Toss in squash and stir to coat again. Cook 2-3 minutes depending on your preference of texture. Some like to have a bit of crunch while others prefer it nice and soft.

Turn off the heat and stir in green onions.

Serve with hot steamed rice. ENJOY!

Stir Fry Beef with Lemongrass

If you have been following my recipes you will notice that I rarely cook with beef. It’s because I prefer to cook my beef the day of purchase or within the next day. I don’t like to freeze my beef and then defrost and cook it – it’s just not the same, IMHO. So I did my grocery shopping, a fairly small one which included some meats and herbs. Barely any vegetables because they tend to go bad faster than I can get to them.

Anyhow, I went through a couple of my cookbooks to get some ideas on what I can do different with my beef. The one that interest me was a recipe from The Elephant Walk Cookbook called Stir-Fried Beef with Lemongrass (Cha Sachko Kroeung) ឆារសាច់គោគ្រឿង. I technically borrowed this book from my BFF like 3-4 years ago. One of these days I’ll return it to it’s rightful owner plus a some cook dishes from this book for her to taste. :) According to the authors Longteine De Monteiro & Katherine Neustadt this dish is an Indian-Chinese hybrid. I read the recipe through and applied the concept but tweaked the flavors and measurements accordingly to my taste. As a result, I really really love the dish! I was blown away by surprise. At first I was wary of the flavor afraid it might be too nutty and that it would not pair well with my steamed rice. I was totally wrong. The lemony flavors from the Khmer Kroeung (lemongrass paste) and the spicy jalapenos really help balance out the nutty flavor.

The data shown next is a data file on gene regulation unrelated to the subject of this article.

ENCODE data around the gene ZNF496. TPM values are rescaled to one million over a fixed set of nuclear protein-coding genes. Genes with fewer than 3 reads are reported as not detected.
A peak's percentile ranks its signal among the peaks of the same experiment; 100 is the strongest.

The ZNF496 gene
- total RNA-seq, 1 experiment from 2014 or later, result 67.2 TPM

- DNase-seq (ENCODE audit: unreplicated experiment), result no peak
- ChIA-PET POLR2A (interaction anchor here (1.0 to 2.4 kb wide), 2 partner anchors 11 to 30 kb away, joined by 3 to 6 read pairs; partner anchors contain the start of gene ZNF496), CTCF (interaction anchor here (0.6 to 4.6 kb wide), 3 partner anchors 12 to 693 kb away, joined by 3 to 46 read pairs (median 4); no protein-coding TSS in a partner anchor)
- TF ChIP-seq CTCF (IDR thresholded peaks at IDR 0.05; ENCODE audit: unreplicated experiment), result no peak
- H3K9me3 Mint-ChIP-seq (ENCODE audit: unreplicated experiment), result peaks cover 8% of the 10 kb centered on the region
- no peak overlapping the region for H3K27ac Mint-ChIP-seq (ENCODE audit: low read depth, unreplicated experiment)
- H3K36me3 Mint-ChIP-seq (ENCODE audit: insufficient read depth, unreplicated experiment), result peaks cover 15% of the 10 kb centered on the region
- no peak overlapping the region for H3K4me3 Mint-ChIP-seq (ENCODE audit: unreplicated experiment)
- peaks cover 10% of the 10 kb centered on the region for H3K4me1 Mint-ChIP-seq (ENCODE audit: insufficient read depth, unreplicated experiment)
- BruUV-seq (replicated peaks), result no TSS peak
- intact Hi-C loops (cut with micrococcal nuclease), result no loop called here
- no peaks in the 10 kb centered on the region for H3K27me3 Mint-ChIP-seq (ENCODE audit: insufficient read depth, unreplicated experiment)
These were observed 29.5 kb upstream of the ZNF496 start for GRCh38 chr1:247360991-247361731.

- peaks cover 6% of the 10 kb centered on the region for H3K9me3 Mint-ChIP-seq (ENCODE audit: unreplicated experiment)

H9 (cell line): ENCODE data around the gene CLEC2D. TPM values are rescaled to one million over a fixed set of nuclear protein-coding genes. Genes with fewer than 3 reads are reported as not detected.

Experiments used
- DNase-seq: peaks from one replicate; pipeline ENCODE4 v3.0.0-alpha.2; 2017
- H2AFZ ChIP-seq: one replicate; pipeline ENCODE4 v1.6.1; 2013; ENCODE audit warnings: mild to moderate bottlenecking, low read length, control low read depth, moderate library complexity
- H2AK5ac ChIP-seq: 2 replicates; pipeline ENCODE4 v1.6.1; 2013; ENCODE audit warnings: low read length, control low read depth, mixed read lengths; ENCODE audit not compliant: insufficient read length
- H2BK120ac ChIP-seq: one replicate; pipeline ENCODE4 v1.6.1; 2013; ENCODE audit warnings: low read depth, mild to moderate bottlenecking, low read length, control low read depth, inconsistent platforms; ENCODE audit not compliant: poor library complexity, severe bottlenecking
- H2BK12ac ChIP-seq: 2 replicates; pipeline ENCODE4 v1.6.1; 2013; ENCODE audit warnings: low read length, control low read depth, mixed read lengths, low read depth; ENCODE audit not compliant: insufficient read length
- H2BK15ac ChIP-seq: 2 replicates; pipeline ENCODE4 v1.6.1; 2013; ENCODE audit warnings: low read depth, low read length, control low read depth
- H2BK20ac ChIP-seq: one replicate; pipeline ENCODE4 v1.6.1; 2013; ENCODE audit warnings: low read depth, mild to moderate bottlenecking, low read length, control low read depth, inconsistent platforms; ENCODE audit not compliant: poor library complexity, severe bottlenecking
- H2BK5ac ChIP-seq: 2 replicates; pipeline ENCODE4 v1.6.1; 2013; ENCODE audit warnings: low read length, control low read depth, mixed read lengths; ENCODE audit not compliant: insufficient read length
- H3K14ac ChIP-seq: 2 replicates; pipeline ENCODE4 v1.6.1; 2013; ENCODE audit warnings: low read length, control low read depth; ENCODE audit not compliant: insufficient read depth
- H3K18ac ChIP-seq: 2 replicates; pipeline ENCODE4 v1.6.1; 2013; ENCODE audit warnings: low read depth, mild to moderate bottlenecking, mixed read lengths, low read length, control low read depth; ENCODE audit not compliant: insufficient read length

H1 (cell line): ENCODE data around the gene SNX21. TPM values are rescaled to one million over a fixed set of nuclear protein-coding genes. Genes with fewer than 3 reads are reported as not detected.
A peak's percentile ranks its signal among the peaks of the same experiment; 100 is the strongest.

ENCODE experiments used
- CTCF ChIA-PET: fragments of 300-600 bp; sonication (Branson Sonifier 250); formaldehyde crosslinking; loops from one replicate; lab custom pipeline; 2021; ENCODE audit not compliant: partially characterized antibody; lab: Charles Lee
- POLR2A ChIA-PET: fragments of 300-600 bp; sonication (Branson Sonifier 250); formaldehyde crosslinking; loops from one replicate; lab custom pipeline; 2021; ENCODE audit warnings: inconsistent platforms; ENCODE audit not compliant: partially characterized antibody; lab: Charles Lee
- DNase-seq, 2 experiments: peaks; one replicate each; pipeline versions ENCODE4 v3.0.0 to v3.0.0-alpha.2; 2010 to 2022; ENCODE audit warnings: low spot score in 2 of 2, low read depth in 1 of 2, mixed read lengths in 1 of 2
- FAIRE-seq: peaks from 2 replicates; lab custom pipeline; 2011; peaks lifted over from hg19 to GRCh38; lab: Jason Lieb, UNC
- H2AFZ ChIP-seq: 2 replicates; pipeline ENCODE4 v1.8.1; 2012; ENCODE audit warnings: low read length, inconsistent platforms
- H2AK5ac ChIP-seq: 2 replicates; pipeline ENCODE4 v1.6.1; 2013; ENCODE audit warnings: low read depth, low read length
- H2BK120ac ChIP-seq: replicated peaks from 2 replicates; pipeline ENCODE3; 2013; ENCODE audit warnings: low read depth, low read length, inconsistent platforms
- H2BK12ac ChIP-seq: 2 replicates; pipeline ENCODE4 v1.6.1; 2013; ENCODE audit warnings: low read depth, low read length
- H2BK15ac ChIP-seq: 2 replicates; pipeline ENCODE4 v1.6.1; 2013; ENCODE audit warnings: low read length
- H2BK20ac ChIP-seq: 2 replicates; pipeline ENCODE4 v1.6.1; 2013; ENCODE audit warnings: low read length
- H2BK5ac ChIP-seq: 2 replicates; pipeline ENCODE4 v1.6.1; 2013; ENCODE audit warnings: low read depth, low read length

Stir-Fried Beef with Lemongrass
(Cha Sachko Kroeung) ឆារសាច់គោគ្រឿង
adapt from The Elephant Walk Cookbook

Ingredients
½ cup Khmer Kroeung (lemongrass paste)
¾-1 lb beef, cut into 2 inches strips
2 tablespoons fish sauce
1 tablespoon sugar
1 small onion, sliced into wedges
6 red jalapeños, quartered length-wise (substitute red bell pepper for color and a mild flavor)
4 tablespoons unsalted roasted peanuts, coarsely ground in a mortar & pestle
2 stalk green onion, cut into 2 inches & split length-wise
2 tablespoons oil for frying

Method:
Mix sliced beef with Khmer Kroeung and set aside. Use your hands to massage and work the Kroeung into the beef.

Heat oil in a pan. Depending on the size of your pan you might have to fry the beef in batches. Fry them in single layer and do not crowd them. Once you set it in the pan do not move it. Leave it there un-touch for a couple of minutes. This will ensure that you get a nice crusty brown on the beef strips. Then flip to the other side and repeat this step until all the strips are fried.